New Wave Research introduced the LIBS-Elite, one of the first commercial instruments for lab use of laser-induced breakdown spectroscopy (LIBS). The LIBS-Elite includes laser ablation technology to facilitate elemental analysis of a variety of materials. In addition, it utilizes an open sample cell at atmospheric pressure, "which simplifies sample handling," Hieftje said.
And Cetac Technologies introduced the Aridus II nebulizer system, "useful for both ICP atomic emission spectrometry and ICP-MS," he said. "The system is claimed to offer better sensitivities and lower oxide levels in ICP-MS. If present, oxides often overlap spectrally with the masses at which analyte species lie."
In the chromatography area, "it didn't seem to be a big year for new separations introductions at Pittcon" either, said chemistry professor James W. Jorgenson of the University of North Carolina, Chapel Hill, a specialist in capillary electrophoresis and capillary liquid chromatography. Several introductions were "largely incremental improvements of already introduced technologies. This year showed solid progress in the quality and variety of separations tools being offered, but with no new developments that took your breath away."
Jorgenson notes that more manufacturers were selling high-performance liquid chromatography (HPLC) columns with sub-2-µm particle packing material for high-efficiency separations this year. In addition, Waters introduced the Acquity SQD, a mass spectrometer-interfaced version of its high-efficiency UPLC (ultra-performance liquid chromatography) system. And in January, Agilent released its new 1200 Series LC system, which uses improved column and system design to achieve performance advantages: faster analysis time and up to 60% higher resolution than conventional HPLC.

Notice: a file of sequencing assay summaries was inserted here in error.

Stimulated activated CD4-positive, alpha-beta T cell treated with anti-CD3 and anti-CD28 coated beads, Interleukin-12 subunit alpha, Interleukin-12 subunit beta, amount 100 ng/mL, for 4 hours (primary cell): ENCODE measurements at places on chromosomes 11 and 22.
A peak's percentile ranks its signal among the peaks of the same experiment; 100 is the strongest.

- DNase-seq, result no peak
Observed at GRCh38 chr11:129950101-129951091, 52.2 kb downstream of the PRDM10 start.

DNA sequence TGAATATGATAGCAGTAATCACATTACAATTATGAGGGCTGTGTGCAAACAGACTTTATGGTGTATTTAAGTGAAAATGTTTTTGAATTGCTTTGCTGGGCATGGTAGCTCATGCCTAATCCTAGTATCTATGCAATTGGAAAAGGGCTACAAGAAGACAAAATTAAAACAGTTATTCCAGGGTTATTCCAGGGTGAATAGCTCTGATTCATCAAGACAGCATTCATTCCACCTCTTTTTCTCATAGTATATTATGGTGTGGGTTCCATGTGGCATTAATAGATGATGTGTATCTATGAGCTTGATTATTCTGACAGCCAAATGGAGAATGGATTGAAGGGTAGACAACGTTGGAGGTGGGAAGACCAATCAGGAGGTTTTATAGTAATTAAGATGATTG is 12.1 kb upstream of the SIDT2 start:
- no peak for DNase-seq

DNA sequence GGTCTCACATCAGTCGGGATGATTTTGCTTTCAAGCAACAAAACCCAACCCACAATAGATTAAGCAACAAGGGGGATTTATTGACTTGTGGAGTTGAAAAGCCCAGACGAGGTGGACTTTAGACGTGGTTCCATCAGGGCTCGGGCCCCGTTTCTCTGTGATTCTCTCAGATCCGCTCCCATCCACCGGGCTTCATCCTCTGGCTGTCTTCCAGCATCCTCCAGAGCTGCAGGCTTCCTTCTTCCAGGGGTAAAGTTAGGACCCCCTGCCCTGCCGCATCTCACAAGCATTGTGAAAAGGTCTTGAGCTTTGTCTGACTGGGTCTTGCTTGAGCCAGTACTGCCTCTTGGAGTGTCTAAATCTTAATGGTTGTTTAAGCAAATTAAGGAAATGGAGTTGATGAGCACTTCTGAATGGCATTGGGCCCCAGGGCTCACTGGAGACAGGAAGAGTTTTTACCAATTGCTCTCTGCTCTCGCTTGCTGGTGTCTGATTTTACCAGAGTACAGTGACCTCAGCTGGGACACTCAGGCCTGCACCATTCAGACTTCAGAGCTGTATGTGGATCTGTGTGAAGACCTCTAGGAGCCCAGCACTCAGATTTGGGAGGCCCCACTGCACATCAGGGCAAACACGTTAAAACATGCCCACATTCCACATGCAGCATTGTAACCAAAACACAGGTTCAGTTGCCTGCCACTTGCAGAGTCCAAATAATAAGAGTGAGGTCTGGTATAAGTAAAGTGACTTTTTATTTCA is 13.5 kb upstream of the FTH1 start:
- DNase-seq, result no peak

Although no major announcements appeared for lab-on-a-chip instruments this year, evolutionary advances continue to be made in those fields as well, "especially in the overall direction of miniaturization," said Z. Hugh Fan, a specialist in microfluidics and an associate professor of mechanical and aerospace engineering at the University of Florida, Gainesville. Recent miniaturization successes include Agilent's HPLC chip, a microfluidic device that boosts sensitivity and reduces sample size requirements in nanoflow LC-MS of small-molecule and proteomics samples; and Ionchip, a chip-based quadrupole mass spectrometer from Microsaic Systems fabricated using microelectromechanical systems (MEMS) technology.
Things were a bit more lively in the area of molecular spectroscopy this year. Innovations included Aspectrics' Encoded Photometric IR (EP-IR) technology and the launch by Polychromix of Phazir, a portable, handheld near-IR device that's the latest addition to the company's near-IR digital transform spectrometer (DTS) family.
"These two companies have brought out different but very interesting new technologies for encoding IR spectra, which allows simultaneous observation of the entire IR spectral region with a single detector, a task that normally requires either an interferometer or an array detector," said professor of chemistry and of geosciences M. Bonner Denton of the University of Arizona, Tucson. "That means you can sell these instruments for a whole lot less money than those with conventional IR array detectors or interferometers," Denton said. His research interests include analytical spectroscopy, optical imaging, and lab automation, and whose group is currently developing a pocket-sized Raman spectrometer for a future Mars Rover mission.
In Aspectrics' EP-IR system, both a grating and a rotating encoder wheel are used to encode an IR signal from a sample, and Fourier transform is then used to convert that into wavelength versus intensity data. This technology makes it possible to carry out IR-based analysis less expensively.
The use of MEMS spatial light-modulation devices to disperse IR radiation in Polychromix's new handheld Phazir and in the firm's other DTS instruments makes possible "a compact and versatile chemical analysis system at an unprecedented low cost," the company claims. Polychromix currently markets DTS systems for general purpose spectroscopy applications, but it anticipates potential process control uses, ranging from flue gas monitoring to trans-fat measurements in food analysis.